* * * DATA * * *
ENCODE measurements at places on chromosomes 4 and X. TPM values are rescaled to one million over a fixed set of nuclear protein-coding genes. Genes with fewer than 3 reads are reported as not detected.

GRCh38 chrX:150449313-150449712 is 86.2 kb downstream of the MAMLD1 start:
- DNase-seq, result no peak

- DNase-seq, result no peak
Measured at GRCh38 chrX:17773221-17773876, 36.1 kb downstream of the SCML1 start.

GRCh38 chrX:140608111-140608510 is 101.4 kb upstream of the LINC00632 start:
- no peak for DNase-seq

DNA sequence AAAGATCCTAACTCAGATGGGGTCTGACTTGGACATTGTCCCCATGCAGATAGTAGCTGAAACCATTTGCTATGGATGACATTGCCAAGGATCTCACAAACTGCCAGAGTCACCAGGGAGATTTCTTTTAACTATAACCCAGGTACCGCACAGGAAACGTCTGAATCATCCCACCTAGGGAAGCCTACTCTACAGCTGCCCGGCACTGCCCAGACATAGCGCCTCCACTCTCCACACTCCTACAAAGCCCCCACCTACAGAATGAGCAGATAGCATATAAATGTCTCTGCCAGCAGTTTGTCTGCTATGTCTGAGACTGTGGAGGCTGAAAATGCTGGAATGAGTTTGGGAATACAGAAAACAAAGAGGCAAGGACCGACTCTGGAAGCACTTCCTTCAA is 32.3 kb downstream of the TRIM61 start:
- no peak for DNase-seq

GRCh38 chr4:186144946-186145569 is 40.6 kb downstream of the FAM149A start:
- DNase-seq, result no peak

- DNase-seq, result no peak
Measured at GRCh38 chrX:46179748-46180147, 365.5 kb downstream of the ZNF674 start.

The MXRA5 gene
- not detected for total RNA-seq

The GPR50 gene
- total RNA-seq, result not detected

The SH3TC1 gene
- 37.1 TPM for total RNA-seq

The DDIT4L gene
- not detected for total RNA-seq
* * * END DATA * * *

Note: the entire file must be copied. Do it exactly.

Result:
ENCODE measurements at places on chromosomes 4 and X. TPM values are rescaled to one million over a fixed set of nuclear protein-coding genes. Genes with fewer than 3 reads are reported as not detected.

GRCh38 chrX:150449313-150449712 is 86.2 kb downstream of the MAMLD1 start:
- DNase-seq, result no peak

- DNase-seq, result no peak
Measured at GRCh38 chrX:17773221-17773876, 36.1 kb downstream of the SCML1 start.

GRCh38 chrX:140608111-140608510 is 101.4 kb upstream of the LINC00632 start:
- no peak for DNase-seq

DNA sequence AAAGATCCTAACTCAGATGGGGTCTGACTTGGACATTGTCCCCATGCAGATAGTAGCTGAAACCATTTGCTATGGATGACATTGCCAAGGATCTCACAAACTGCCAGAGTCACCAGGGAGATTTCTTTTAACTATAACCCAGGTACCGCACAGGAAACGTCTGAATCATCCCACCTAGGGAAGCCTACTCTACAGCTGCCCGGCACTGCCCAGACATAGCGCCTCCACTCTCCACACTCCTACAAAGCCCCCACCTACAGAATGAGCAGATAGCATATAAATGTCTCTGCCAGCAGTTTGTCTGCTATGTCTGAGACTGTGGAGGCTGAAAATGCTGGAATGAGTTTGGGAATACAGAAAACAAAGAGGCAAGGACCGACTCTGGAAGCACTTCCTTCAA is 32.3 kb downstream of the TRIM61 start:
- no peak for DNase-seq

GRCh38 chr4:186144946-186145569 is 40.6 kb downstream of the FAM149A start:
- DNase-seq, result no peak

- DNase-seq, result no peak
Measured at GRCh38 chrX:46179748-46180147, 365.5 kb downstream of the ZNF674 start.

The MXRA5 gene
- not detected for total RNA-seq

The GPR50 gene
- total RNA-seq, result not detected

The SH3TC1 gene
- 37.1 TPM for total RNA-seq

The DDIT4L gene
- not detected for total RNA-seq